Scientific advancements rarely become the crux of diplomacy. But in September, labs working with the United Nations used faster and more sophisticated analytic techniques to show that Syrian civilians were killed by the chemical weapon sarin on Aug. 21 — evidence crucial to debates about whether the global community should intervene.
U.N. inspectors were not able to visit the attack sites in Damascus until five to eight days after rockets struck. In the past, this delay could have made the poison difficult to detect. But today’s mass spectrometers, which determine the molecular makeup of a sample by exactly measuring the mass of its components, are roughly 1,000 times as sensitive as those used in 1995, when sarin was released in a Tokyo subway, says Maarten Nieuwenhuizen, a senior chemical, biological, radiological and nuclear protection consultant at TNO laboratories in the Netherlands.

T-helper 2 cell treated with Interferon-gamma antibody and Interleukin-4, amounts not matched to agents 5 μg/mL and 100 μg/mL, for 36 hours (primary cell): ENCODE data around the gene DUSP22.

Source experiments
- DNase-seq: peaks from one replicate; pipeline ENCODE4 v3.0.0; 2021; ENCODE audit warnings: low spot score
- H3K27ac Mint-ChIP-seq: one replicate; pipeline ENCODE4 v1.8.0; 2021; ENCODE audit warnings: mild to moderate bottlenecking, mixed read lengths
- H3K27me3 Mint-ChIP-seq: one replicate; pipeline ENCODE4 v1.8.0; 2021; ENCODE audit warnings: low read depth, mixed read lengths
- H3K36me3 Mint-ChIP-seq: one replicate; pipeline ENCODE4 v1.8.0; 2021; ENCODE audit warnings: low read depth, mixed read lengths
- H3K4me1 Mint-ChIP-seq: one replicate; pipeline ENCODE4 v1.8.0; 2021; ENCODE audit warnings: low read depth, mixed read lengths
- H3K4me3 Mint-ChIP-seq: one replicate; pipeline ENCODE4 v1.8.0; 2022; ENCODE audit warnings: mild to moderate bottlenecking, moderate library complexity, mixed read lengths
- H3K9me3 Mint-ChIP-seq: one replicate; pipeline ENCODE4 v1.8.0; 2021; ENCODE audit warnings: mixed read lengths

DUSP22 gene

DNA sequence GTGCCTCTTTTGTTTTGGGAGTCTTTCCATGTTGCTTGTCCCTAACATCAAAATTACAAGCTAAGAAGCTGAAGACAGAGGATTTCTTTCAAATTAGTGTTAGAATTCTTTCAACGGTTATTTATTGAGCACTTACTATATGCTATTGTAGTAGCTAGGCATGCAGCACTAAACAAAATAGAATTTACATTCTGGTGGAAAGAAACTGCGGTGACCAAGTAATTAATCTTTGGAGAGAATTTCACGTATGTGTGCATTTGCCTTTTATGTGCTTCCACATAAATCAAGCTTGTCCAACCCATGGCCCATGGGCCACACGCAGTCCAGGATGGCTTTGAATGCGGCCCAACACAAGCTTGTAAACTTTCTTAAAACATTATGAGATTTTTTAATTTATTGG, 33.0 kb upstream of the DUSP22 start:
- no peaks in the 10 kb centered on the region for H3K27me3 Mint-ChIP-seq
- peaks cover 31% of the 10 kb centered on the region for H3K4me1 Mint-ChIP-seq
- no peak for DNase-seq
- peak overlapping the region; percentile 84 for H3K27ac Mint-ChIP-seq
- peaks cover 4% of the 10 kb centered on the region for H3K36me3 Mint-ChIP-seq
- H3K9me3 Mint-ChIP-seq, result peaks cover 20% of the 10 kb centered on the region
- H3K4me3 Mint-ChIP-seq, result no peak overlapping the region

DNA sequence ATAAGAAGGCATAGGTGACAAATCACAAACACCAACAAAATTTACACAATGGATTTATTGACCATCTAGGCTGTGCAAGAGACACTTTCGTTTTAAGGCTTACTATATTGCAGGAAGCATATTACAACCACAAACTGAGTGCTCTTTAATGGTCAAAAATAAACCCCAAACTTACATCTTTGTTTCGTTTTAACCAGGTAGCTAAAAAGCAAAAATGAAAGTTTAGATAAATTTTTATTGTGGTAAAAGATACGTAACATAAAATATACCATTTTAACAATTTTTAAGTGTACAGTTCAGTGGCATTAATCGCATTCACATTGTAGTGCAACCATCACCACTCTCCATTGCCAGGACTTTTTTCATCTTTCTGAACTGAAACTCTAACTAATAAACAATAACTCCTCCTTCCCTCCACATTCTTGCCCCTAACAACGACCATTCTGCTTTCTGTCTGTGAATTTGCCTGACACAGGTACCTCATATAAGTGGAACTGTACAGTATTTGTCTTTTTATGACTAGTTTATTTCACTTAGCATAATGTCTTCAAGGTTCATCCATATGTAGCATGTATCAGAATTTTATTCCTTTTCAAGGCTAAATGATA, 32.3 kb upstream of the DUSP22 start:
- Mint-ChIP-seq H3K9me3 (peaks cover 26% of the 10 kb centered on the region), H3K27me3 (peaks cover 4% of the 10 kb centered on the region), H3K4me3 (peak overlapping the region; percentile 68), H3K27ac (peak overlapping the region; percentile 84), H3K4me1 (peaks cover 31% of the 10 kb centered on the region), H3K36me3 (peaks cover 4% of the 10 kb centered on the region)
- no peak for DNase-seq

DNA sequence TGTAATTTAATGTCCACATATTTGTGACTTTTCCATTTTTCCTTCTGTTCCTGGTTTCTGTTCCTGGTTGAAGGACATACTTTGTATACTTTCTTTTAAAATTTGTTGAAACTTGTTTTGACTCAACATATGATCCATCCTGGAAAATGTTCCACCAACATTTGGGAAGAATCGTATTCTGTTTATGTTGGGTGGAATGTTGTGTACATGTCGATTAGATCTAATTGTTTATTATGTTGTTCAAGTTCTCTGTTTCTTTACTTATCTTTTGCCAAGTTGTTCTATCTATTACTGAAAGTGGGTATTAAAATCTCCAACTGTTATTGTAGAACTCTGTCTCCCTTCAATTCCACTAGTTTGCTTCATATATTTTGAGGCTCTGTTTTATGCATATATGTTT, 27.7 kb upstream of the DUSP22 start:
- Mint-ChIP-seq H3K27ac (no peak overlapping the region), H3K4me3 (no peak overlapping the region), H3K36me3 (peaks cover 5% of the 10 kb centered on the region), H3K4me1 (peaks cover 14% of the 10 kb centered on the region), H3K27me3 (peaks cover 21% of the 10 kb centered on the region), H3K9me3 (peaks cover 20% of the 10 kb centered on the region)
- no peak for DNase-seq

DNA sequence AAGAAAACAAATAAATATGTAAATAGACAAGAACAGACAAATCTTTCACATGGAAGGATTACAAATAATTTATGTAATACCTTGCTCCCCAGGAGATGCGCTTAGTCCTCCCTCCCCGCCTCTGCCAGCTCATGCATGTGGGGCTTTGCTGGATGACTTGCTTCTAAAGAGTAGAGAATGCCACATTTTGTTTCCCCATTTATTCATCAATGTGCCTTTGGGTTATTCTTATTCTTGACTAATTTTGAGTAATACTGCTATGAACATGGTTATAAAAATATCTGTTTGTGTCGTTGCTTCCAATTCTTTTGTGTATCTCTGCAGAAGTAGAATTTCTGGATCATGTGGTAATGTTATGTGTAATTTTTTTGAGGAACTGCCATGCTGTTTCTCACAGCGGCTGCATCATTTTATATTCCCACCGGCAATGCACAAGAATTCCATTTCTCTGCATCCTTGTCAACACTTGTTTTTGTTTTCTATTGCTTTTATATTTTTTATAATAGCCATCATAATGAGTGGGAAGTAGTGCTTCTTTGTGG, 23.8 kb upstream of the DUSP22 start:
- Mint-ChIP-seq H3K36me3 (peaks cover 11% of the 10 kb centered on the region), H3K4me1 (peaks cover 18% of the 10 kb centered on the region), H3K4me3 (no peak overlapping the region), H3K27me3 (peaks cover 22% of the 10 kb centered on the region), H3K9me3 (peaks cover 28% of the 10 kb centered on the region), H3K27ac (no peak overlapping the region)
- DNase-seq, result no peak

Although the U.N. report offers few details, Nieuwenhuizen says the devices likely pinpointed molecules that formed when neurotoxins react with blood proteins — a signature that can persist in the blood up to 90 days. The analysis played a role in garnering a Nobel Peace Prize for the Organisation for the Prohibition of Chemical Weapons.
[This article originally appeared in print as "Fast Proof of Nerve Gas Attacks in Syria."]